Air Force concedes errors in tanker estimates: Boeing
WASHINGTON (Reuters) - The U.S. Air Force has conceded that Boeing Co's proposed KC-767 aerial refueling tanker would cost less over time than the winning plane offered by Northrop Grumman Corp and its European subcontractor EADS, Boeing told auditors reviewing its protest against the Air Force decision.
News of Air Force errors in calculating the life cycle costs of the competing bids, which were also confirmed by Northrop, comes as the Government Accountability Office (GAO) prepares to rule by June 19 on the Boeing protest.
In a 191-page document dated April 25 that was filed with the GAO, Boeing said mistakes in calculating the life cycle costs of the airplanes raised questions about the thoroughness and credibility of the Air Force's overall evaluation.
A copy of the redacted version of the document was obtained by Reuters on Thursday.
"With respect to the cost/price evaluation, as an initial matter, the Air Force now concedes that Boeing's most probable life cycle cost is lower than NG/EADS," Boeing wrote.
"This renders even more troubling the (Source Selection Authority's) initial public assertions that NG/EADS 'offered great advantage to the government in cost/price'," it wrote.
Boeing also said that the Air Force's acknowledgment addressed only a "miniscule fraction of the errors in the cost/price evaluations confirmed in the agency report."
But Northrop downplayed the impact of the Air Force error, saying life cycle costs were just one part of the Air Force evaluation. The final decision was based on the capabilities of its KC-30 tanker, not cost alone, Northrop officials said.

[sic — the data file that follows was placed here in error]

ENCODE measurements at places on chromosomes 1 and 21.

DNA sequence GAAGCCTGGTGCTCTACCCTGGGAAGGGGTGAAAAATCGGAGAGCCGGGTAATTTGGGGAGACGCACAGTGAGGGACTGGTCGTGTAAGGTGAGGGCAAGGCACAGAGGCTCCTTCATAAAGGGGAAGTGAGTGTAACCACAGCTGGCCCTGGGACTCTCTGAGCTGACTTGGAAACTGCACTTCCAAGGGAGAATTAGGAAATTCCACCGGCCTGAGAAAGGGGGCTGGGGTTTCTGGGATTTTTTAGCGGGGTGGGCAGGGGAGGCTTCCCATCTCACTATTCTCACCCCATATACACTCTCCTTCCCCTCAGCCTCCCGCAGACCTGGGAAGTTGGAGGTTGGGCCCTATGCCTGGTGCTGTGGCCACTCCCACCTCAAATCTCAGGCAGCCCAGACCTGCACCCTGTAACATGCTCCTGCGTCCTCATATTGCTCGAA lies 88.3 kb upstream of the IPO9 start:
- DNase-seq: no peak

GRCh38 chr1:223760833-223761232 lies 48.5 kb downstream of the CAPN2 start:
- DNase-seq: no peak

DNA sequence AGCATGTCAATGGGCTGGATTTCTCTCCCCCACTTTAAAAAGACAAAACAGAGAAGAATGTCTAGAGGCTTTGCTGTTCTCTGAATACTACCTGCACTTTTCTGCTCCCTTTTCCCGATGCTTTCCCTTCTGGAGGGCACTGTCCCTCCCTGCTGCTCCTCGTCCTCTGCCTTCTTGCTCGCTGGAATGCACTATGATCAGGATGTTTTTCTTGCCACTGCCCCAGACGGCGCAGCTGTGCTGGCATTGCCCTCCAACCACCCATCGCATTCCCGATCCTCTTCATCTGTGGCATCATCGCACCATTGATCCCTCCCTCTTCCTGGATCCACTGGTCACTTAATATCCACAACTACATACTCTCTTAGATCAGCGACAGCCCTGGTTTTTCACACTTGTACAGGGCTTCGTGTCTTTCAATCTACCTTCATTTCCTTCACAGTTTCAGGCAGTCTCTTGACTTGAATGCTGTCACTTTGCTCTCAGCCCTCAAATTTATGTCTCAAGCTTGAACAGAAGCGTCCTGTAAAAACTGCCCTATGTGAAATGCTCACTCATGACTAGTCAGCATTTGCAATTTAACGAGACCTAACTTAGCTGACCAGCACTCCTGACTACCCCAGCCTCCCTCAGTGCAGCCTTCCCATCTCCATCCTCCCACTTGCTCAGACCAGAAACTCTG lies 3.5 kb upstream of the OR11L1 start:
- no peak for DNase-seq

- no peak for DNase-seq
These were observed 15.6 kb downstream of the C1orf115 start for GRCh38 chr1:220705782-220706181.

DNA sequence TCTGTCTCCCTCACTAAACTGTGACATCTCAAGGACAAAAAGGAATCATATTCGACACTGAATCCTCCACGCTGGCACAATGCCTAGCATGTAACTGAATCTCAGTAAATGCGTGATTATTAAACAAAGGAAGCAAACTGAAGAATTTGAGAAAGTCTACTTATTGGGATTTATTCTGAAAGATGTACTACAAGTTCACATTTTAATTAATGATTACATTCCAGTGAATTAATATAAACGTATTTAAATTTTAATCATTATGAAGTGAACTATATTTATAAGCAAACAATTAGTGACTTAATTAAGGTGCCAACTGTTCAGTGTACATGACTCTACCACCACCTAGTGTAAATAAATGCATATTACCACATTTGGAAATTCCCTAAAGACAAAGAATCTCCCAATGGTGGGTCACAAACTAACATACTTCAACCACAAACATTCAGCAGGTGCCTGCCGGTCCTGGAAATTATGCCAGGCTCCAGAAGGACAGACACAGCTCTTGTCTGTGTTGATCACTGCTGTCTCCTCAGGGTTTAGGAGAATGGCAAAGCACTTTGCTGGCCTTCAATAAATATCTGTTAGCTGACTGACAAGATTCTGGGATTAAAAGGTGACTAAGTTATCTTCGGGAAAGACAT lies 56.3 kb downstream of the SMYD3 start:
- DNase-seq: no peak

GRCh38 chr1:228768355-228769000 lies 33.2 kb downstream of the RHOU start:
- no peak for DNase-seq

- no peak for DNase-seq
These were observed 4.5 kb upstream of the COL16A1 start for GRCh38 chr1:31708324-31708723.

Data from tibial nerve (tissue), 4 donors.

The Air Force declined comment. A spokeswoman said federal law barred the release of any proprietary information contained in the bids, such as design concepts, cost or pricing data.
$34 MILLION DIFFERENCE
Air Force documents initially put Northrop's life cycle cost at $108.01 billion versus $108.44 billion for the Boeing plane, a difference of $34 million or 3/100 of a percent.
In that calculation, Northrop's lower development and acquisition costs were balanced out by slightly lower operating costs of Boeing's 767, a Northrop spokesman said.
Neither Northrop nor Boeing disclosed what the costs would be for each bid, once adjusted for the calculation errors.
Boeing has argued in its protest and in a high-profile advertising blitz that the Air Force misled Boeing on the terms of the competition and skewed the results to favor Northrop.
Northrop, which was the underdog in the competition, is fighting to keep the contract valued at $35 billion.
During the protest review, the Air Force discovered five errors in the life cycle computation, which caused a slight adjustment in the operating costs of the two aircraft, Northrop said. But the initial results were "a dead heat" and remained essentially the same, even after the adjustments, it said.
Last week, the Pentagon's chief weapons buyer, John Young, said he hoped the contract would not be delayed by any "small" judgment calls by the Air Force.
In documents justifying her decision, Air Force acquisition chief Sue Payton wrote the award was based on the greater capability offered by the Northrop tanker. Even if Boeing's price or risk had been lower, Payton said she "still would have decided to award to Northrop Grumman given their higher mission capability (especially the superior aerial refueling and airlift capabilities), past performance, and (Integrated Fleet Aerial Refueling Assessment) evaluation."
Northrop spokesman Randy Belote said his company's bid was deemed advantageous for many reasons, including lower system design and development cost and risk; unit costs that were $10 million to $15 million lower per aircraft; and better combat performance in detailed simulations.
"Despite any minor inaccuracies in the process, the tanker providing the most capability at the best overall value is still the Northrop Grumman KC-45," Belote said.
"For all intents and purposes, the (life cycle) of both aircraft remain the same. The slight adjustment does not affect the outcome," he said.
(Editing by Toni Reinhold)